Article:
Service management vendor, ServiceNow recently commissioned Intergram Research to conduct a survey, which dispels some of the common myths around service enablement, a realization that ServiceNow has long prophesied about. In an interview with GigaOM, Holly Simmons, Sr. Director, Global Product Marketing, Customer Service Management, said “the survey found that the companies that excel at customer service are 127% more likely to enable their customer service agents to enlist the help of different parts of the organization in real-time.”
Or more simply put, by transforming customer service into a team sport, organization can better meet the needs of their customers, in a much shorter time frame. However, that transformation requires more than just basic intention, it requires a platform that can tear down the silos that surround people and systems, which will ultimately deliver the ability to share resolutions and improve customer services across the whole services spectrum.
That ideology is backed by the findings of Intergram Research, which surveyed senior managers in customer service roles at 200 U.S. enterprises with at least 500 employees.
The Survey Results:
The survey revealed three characteristics that separate the companies with the very best customer service from those that struggle. Companies identified as top-tier are:
- More collaborative. They are more likely to have enabled their customer service agents to engage the help of different parts of the organization when addressing a customer’s problem.
- Better problem-solvers. Customer service leaders are also more likely to be able to resolve the root cause of a customer’s problem (a crucial component of closing the resolution gap).
- Self-service providers. And finally, these top-tier organizations are more likely to offer self-service options for common requests, freeing them up to focus on more strategic issues.
While for some, the above may amount too little more than just common sense, the fact of the matter is that many organizations have created silos around their various customer service elements, which hampers collaboration and adds to the time it takes to solve a customer’s problems. What’s more, those silos add hidden expenses to already overtaxed support resources, meaning that the collective knowledge of customer support must be relearned during most any new interaction.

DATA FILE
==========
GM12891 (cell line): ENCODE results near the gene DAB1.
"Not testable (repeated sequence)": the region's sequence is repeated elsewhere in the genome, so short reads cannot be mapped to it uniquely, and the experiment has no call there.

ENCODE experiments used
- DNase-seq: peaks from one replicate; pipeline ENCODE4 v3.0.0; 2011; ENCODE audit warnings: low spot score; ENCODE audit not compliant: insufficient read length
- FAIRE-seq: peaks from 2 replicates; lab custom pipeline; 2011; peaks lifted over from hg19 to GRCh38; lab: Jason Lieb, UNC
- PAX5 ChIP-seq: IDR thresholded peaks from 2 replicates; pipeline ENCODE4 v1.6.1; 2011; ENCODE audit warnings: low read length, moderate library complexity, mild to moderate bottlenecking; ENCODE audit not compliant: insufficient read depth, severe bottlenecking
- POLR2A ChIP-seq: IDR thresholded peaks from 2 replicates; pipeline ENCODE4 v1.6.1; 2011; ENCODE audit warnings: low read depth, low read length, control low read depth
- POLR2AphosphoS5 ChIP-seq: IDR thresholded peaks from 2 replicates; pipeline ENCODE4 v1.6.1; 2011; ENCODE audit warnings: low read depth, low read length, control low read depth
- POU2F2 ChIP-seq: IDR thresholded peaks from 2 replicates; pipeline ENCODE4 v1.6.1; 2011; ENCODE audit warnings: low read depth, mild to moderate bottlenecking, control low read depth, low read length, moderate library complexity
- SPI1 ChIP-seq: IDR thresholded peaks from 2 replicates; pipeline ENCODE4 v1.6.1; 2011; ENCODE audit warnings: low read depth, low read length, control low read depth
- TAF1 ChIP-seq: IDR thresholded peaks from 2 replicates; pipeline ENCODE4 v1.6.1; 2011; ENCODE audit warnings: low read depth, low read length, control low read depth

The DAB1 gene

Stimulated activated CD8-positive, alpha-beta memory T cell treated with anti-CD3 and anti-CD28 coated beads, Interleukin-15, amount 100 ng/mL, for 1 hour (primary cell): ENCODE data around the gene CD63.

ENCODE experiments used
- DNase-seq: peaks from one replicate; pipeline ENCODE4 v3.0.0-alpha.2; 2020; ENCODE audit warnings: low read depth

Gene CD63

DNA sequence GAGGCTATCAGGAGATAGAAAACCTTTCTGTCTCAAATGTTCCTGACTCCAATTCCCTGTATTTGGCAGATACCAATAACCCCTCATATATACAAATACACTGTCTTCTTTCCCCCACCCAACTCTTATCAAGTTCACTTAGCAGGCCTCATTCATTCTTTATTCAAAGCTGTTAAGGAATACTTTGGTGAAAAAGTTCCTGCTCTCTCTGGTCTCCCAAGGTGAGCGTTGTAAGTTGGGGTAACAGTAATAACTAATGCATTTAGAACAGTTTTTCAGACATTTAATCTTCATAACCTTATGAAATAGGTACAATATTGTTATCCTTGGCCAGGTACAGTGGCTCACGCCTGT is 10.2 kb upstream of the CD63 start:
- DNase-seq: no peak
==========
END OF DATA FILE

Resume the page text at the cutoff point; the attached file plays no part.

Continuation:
It is those inefficiencies that lead to customers fleeing from specific vendors, especially in the realm of IT. If a customer or client cannot get a quick resolution to a problem, then they may take their business else ware.
Simmons adds “Resolving a customer’s issue quickly and effectively requires real-time collaboration, coordination, and accountability among customer service, engineering, operations, field services and other departments. But that’s just not happening at more than half of the companies surveyed. Customer service still sits on an island without a bridge to other departments, partners, and customers. That slows the resolution process, and frustrates both customers and the agents trying to help them.”
The survey also illustrated the primary problems facing organizations seeking to improve customer service include the difficulty in connecting all service processes, further hampered by service departments being siloed, along with a lack of automation. Those three factors impacted more than 50% of those surveyed, and when viewed as single issues, proved to be a primary barrier to successfully customer service transformation.
Call to Action:
While the survey highlights the both the problems and solutions surrounding agile customer service, transformation can only take place if certain ideologies are upheld. According to Servicenow, organizations that treat customer service as a “team sport” and engage the right people from relevant departments to solve problems are in a better position to proactively address the underlying reasons for customer calls. They also empower their customers to quickly answer their own questions–through self-service portals, knowledge bases, and communities–further reducing the need to interact with customer service agents. The more sophisticated customer service organizations aspire to the ideal of “no-service” by combining these practices to help eliminate the reasons for customer calls in the first place.